“Why is the Federal Government Afraid of Fat?”
New York Times (2015)
Dariush Mozaffarian, PhD, Dean of the Friedman School of Nutrition Science and Policy, Tufts University, and David Ludwig, PhD, MD, Harvard Medical School.
“Make Science and Public Health the Focus of the Dietary Guidelines”
The Hill (2015)
Jeff Volek, PhD, Department of Kinesiology, the University of Connecticut and Stephen Phinney, PhD, MIT.
“Dietary Guidelines for Americans: Playing Politics with Our Health”
Roll Call (2015)
Jeff Volek, PhD, Department of Kinesiology, the University of Connecticut.
“Why Do Dietary Guidelines Keep Failing? Weak Evidence Invalidated by Rigorous Research”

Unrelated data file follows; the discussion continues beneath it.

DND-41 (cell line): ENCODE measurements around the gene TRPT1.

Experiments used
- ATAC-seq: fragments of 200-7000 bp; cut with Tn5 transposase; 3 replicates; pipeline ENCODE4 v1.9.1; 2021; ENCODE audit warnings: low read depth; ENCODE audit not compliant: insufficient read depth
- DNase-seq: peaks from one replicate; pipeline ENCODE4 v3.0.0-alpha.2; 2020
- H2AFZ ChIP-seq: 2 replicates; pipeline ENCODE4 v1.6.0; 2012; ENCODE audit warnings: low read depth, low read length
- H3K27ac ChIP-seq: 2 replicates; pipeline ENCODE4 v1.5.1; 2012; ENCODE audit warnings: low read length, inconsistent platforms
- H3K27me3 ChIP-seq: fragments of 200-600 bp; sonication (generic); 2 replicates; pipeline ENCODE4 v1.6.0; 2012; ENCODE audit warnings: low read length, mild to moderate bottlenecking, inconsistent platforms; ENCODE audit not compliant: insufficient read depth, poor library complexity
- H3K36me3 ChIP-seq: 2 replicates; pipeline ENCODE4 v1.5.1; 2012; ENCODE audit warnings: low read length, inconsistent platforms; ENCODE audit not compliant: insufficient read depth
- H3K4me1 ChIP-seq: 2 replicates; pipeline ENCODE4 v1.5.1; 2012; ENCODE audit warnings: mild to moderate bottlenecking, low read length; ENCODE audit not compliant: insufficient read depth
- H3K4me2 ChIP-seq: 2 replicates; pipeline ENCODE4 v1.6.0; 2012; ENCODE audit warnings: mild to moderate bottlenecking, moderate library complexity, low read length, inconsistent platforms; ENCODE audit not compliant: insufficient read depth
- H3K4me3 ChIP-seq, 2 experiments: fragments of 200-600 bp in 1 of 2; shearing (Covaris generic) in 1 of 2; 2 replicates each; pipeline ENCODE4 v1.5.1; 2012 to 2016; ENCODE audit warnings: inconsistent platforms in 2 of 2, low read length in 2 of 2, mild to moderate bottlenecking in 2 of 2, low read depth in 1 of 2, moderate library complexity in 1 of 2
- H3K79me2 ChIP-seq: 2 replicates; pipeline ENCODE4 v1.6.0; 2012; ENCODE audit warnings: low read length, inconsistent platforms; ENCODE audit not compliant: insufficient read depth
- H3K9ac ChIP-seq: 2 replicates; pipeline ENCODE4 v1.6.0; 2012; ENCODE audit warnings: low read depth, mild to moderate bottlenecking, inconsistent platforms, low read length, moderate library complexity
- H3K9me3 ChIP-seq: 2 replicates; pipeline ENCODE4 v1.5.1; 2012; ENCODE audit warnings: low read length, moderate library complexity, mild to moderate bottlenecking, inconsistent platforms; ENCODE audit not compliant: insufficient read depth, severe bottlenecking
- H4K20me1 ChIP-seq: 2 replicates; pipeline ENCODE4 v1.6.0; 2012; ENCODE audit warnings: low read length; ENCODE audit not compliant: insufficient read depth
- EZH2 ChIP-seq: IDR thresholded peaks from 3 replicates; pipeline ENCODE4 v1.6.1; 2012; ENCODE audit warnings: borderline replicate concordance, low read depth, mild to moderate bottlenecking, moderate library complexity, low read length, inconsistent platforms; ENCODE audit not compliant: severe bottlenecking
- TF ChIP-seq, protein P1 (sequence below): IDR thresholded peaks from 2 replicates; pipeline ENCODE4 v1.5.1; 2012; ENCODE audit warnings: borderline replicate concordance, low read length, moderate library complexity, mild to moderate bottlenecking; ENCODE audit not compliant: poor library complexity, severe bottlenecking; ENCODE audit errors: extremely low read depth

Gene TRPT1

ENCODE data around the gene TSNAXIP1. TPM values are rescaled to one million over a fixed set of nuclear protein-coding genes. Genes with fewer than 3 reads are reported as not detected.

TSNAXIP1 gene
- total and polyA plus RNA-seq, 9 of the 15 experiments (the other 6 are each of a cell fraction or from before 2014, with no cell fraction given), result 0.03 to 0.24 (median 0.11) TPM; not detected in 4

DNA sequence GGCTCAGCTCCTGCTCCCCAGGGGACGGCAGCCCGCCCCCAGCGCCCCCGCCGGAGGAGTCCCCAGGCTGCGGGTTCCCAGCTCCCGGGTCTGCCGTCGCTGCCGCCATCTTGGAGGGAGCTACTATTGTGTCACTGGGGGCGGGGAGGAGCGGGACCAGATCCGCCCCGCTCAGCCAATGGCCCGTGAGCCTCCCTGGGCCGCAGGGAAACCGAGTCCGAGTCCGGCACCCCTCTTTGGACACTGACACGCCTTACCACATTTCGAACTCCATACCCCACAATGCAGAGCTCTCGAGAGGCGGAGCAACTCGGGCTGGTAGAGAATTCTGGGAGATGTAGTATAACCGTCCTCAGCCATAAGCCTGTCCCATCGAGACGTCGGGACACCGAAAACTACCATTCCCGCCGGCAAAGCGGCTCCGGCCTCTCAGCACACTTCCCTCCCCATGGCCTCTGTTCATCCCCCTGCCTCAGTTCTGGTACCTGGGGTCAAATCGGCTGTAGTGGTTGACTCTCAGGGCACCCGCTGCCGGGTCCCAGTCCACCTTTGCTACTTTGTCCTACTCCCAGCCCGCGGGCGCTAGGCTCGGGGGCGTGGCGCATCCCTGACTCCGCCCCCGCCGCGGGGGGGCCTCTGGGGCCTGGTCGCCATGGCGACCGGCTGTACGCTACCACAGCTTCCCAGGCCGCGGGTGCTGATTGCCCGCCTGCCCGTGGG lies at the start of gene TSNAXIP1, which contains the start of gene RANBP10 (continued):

San Diego Union Tribune (2015)
Bradley Fikes, biotechnology reporter.
“The Government’s Bad Diet Advice”
New York Times (2015)
Nina Teicholz, author and science journalist.
“Food Guidelines Are Broken. Why Aren’t They Being Fixed?”
Jeff Volek, PhD, Department of Kinesiology, the University of Connecticut.
“Dietary Guidelines for Americans Science or …?”
Protein Power blog (2015)
Michael R. Eades, M.D.
“Advisory Committee’s Violations of Federal Low Threaten Credibility of 2015 Dietary Guidelines”
Glenn G. Lammi, contributor.
“Next Time Government Gives You Dietary Advice, Consider Doing the Opposite”
David Harsanyi, columnist, senior editor.
“The Red Meat, Eggs, Far, and Salt”
Ronald Bailey, science correspondent, columnist, and author.
MAINSTREAM REPORTING ON THE BMJ ARTICLE
“What the Government’s Dietary Guidelines May Get Wrong”
The New Yorker (2015)
Sam Apple, journalist and writer.
“Report Says Proposed U.S. Dietary Guidelines Aren’t Backed Up by Relevant Science”